Entrepreneurs face a Catch-22. On the one hand, it can be difficult to reduce risk without resources. For example, outside capital may be required to develop and market a product and thereby demonstrate that technical and market risks are limited. On the other hand, it can be difficult to persuade resource owners to commit to a venture when risk is still high. Entrepreneurs employ four tactics in coping with this Catch-22:
- Lean experimentation allows them to resolve risks quickly and with limited resource expenditure, by relying on a “minimum viable product,” that is, the smallest possible set of activities required to rigorously test a business model hypothesis.
- Staged investing allows entrepreneurs to address risks sequentially, expending only the resources required to meet a given milestone–before committing the resources needed to achieve the next milestone.
- Partnering allows entrepreneurs to leverage another organization’s resources and thereby shifts risks to parties better able/more willing to bear them. In a variation of this tactic, entrepreneurs rent resources to keep costs variable and to avoid the big fixed outlays associated with resource ownership.
- “Storytelling” by entrepreneurs–conjuring a vision of a better world that could be brought about by their venture–can encourage resource owners to downplay risks and in the process commit more resources than they would if they had not been inspired. Steve Jobs, for example, was famous for his mesmerizing “reality distortion field,” through which he impelled employees, partners, and investors to go to extraordinary lengths to help fulfill his dreams.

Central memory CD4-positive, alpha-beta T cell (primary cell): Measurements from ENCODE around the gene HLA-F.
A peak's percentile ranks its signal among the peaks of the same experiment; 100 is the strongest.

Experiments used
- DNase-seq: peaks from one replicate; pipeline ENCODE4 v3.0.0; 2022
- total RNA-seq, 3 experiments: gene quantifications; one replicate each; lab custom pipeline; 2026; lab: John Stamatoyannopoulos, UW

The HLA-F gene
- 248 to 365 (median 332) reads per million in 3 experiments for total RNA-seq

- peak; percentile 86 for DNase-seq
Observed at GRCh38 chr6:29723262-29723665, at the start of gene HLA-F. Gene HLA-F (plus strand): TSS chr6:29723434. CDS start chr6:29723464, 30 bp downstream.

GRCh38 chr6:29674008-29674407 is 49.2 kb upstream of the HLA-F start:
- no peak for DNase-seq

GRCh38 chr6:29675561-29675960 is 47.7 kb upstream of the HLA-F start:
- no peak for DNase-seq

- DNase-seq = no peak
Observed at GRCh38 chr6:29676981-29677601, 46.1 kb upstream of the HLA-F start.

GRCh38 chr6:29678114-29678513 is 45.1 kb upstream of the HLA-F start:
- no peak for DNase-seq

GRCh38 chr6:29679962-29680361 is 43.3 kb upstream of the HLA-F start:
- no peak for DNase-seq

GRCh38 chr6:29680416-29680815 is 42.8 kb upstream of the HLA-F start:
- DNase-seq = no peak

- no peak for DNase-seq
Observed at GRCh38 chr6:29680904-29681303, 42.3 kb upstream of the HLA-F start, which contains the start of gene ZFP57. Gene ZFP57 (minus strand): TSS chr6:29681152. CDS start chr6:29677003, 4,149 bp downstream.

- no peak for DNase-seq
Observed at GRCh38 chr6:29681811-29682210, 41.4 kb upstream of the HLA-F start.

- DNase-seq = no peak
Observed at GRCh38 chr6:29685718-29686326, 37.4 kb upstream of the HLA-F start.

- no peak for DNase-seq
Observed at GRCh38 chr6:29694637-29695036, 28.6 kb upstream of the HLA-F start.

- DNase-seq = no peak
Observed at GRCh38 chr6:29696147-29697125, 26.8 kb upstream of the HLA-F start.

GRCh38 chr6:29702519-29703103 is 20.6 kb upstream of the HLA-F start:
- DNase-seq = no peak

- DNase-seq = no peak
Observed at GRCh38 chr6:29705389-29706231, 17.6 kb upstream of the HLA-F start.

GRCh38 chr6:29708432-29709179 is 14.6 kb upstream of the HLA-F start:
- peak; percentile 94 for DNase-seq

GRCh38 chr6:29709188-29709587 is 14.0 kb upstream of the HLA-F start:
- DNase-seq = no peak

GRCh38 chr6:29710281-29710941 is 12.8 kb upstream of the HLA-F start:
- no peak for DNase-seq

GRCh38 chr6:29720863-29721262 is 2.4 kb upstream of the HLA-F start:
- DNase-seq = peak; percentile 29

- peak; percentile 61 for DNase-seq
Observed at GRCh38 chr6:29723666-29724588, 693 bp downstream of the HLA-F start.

So, does Stevenson’s definition of entrepreneurship matter, in practical terms? I’d argue that it does, for two reasons. First, it sees entrepreneurship as a distinctive approach to managing rather than a specific stage in an organization’s life cycle (i.e., startup), a specific role for an individual (i.e., founder), or a constellation of personality attributes (e.g., predisposition for risk taking; preference for independence). In this view, entrepreneurs can be found in many different types of organizations, including large corporations. That should be encouraging if you believe that entrepreneurship is an engine of global economic development and a force for positive change in society.
Second, the definition provides a guidepost for entrepreneurial action; it points to tactics entrepreneurs can take to manage risk and mobilize resources. One of my former students put it well when asked to give advice to aspiring entrepreneurs: “For me, ‘pursuing opportunity beyond resources controlled’ sums up perfectly what I do day-to-day. You need to be inventive, creative, opportunistic, and persuasive, because you rarely have enough resources. Embracing this definition helps me in my role.”
Tom Eisenmann is the Howard H. Stevenson Professor of Business Administration at the Harvard Business School, where he chairs the 2nd year of the MBA Program, co-chairs the Rock Center for Entrepreneurship, and leads the faculty team that teaches The Entrepreneurial Manager, a required 1st-year MBA course. He also blogs at Platforms & Networks. Follow him on Twitter @teisenmann
Reprinted at https://www.inclusion360.com